Why I Think Leprechauns Aren’t Real

Written by: Erin Yao

By Allegra Kon
First-Grade Teacher, Inspiration to the Masses

That dreaded time of year is now almost upon us. My first-grade class will soon insist on catching a leprechaun in time for St. Patrick’s Day. But year after year, we’re unsuccessful, and this year I’ve had enough. You try telling a classroom full of innocent, optimistic, and borderline violent six-year-olds that the damn leprechaun got away again. I would rather die than disappoint my students. So this time, I’ll make sure my naïve little clovers don’t fall prey to the fatal hope I allowed myself to succumb to last year.

Picture the spring of 2023. I pulled all the stops to prove to myself and my first­-graders that the unbearable faith in our hearts was not a phantom, but a shadow cast by a tangible leprechaun. It was my last hurrah. And it was the last time I would ever let myself be humiliated by a tiny little Irish man, not counting my tumultuous breakup with my ex-boyfriend. I embarked on a solo trip to Dublin, California, with high hopes of healing my soul and catching a leprechaun in his natural habitat. I fashioned an intricate contraption of chocolate coins in a pot, surrounded by a sticky-sweet two‑to‑one ratio of molasses and superglue that would tastefully trap the leprechaun. Its exterior was bright red, not green. A mistake I’d made in the past was using the color green, thinking that it would attract the leprechauns. However, my hours spent in the manuscript archive in the public library revealed to me that leprechauns do not perceive the color at all: green is as clear as glass to them. Knowing this, I was certain my scarlet trap would stand out to a leprechaun.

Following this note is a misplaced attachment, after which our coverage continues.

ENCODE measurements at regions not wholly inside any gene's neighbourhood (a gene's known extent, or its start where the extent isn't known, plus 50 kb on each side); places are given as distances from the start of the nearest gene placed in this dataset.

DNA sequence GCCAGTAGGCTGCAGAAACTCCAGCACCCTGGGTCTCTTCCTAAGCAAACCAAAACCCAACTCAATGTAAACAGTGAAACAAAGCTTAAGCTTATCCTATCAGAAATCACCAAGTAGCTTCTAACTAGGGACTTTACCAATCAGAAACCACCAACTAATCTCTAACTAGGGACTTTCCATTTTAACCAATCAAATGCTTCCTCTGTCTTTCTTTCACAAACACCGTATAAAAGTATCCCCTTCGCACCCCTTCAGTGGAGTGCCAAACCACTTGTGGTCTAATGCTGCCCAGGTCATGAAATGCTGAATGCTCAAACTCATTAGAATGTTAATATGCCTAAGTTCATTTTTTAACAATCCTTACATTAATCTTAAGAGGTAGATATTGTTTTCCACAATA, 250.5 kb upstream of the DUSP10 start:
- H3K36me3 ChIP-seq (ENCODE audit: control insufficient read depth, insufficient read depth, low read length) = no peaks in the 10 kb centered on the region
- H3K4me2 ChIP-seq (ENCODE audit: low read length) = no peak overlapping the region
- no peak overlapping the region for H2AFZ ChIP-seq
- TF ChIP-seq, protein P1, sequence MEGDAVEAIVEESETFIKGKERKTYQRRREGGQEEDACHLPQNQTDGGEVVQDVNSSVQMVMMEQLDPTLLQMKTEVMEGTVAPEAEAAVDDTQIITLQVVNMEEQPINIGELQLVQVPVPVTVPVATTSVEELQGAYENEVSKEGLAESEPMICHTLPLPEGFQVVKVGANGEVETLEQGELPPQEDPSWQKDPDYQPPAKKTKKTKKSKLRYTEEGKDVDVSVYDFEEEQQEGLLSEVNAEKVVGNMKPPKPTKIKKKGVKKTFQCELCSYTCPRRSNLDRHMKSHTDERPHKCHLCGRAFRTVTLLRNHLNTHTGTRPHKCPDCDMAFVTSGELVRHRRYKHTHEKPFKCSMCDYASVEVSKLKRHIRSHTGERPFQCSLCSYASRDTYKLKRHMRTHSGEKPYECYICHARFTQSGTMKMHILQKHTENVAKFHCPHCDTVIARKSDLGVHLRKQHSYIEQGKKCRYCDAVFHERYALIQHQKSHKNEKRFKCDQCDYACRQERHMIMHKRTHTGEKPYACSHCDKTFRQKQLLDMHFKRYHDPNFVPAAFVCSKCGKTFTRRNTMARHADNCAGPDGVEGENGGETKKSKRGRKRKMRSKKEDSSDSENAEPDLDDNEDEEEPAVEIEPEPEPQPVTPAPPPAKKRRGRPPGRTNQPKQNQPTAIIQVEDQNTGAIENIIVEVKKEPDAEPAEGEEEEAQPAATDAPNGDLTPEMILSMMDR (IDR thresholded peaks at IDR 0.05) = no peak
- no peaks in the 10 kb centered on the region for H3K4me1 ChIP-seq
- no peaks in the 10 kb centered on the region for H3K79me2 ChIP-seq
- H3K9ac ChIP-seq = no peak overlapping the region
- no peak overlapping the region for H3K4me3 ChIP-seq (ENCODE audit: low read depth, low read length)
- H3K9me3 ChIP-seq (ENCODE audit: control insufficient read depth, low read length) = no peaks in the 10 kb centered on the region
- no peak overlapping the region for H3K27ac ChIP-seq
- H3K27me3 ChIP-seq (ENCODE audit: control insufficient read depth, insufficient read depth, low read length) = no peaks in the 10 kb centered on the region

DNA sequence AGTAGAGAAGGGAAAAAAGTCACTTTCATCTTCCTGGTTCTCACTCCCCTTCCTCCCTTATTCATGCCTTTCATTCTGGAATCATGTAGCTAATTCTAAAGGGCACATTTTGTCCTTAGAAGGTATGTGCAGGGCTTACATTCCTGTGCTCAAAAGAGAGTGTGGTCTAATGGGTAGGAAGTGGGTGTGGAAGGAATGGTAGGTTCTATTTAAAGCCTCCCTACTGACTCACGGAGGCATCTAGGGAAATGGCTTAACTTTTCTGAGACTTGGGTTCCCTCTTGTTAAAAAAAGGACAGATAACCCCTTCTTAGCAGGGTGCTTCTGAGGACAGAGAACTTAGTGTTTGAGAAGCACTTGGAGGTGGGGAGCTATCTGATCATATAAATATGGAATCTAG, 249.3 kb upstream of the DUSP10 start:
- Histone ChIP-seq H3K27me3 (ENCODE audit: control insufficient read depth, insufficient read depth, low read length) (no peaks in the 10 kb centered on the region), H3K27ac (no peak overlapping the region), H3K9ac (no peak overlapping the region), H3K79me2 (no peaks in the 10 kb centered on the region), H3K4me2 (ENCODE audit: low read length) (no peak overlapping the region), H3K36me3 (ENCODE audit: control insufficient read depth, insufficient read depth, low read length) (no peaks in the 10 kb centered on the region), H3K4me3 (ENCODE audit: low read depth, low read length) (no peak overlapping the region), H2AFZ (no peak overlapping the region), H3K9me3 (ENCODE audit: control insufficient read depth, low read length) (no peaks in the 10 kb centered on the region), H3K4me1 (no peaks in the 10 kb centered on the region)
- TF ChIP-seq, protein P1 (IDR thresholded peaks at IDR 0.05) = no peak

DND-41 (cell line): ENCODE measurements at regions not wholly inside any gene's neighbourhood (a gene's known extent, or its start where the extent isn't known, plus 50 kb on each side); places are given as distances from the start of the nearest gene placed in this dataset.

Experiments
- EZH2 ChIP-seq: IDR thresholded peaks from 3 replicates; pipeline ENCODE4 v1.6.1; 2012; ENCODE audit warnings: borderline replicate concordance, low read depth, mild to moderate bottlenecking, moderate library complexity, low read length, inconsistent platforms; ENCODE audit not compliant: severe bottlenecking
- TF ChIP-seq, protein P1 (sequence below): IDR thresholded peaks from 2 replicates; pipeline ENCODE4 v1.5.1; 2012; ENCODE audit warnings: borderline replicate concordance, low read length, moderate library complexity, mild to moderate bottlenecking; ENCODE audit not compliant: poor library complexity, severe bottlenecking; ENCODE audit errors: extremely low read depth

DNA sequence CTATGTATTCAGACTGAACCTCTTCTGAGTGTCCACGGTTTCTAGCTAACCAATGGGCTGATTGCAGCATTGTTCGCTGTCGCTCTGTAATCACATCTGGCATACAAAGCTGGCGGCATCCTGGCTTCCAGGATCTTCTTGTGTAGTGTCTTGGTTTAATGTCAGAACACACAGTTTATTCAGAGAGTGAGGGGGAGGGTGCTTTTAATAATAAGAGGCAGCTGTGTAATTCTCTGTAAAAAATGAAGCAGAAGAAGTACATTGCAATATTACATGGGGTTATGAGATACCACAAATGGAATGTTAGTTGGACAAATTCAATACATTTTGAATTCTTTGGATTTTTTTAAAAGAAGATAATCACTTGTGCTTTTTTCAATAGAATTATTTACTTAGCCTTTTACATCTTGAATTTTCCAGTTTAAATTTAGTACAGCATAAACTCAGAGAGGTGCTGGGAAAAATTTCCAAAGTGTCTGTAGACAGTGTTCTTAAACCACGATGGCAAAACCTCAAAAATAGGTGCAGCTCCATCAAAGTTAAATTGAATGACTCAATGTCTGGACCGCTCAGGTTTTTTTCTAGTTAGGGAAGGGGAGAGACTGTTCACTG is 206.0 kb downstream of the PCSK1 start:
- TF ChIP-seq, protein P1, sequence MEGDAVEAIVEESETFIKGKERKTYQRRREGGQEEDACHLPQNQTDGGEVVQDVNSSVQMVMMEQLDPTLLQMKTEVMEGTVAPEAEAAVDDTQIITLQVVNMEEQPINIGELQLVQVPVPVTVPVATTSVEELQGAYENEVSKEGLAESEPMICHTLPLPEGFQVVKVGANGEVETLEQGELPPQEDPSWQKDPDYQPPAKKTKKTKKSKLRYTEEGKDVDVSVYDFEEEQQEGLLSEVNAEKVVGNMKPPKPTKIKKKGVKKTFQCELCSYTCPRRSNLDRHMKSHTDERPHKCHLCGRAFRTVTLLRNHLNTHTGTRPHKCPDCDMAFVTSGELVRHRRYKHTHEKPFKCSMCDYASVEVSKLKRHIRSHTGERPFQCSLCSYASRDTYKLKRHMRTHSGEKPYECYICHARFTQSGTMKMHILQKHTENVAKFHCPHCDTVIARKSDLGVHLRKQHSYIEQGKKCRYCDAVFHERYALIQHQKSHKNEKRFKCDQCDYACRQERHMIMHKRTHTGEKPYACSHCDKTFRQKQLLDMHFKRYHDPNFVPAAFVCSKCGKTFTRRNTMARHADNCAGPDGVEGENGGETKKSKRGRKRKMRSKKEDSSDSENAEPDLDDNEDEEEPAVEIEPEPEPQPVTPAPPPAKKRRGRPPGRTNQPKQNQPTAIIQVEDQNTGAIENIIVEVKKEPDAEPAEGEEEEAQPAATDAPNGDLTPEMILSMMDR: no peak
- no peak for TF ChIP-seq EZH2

On St. Patrick’s Day Eve, I set my trap. I even covered myself head-to-toe in green, rendering myself completely invisible to any leprechaun that could pinch me. But the next morning, I awoke, disheartened, unpinched, and in the mood for a full Irish breakfast. When I checked the trap, I was met with a hell of a lot of disappointment and a real ant problem that made me lose my Airbnb safety deposit.

This year, I’m embracing my new identity as a nonbeliever and a real doubting Thomas. It’s obvious that leprechauns aren’t real. My lack of proof of their existence is enough to prove their nonexistence. And it’s not just me who has this problem. None of my colleagues have been successful. Some have had their traps set off, their candy stolen, and their white boards vandalized by permanent markers, yet none of them have caught a single leprechaun. I will not let my smoke-and-mirrors, unattainable desire fool me into trying to grasp the reflection of the moon. My first-graders will just have to find something else to believe in.

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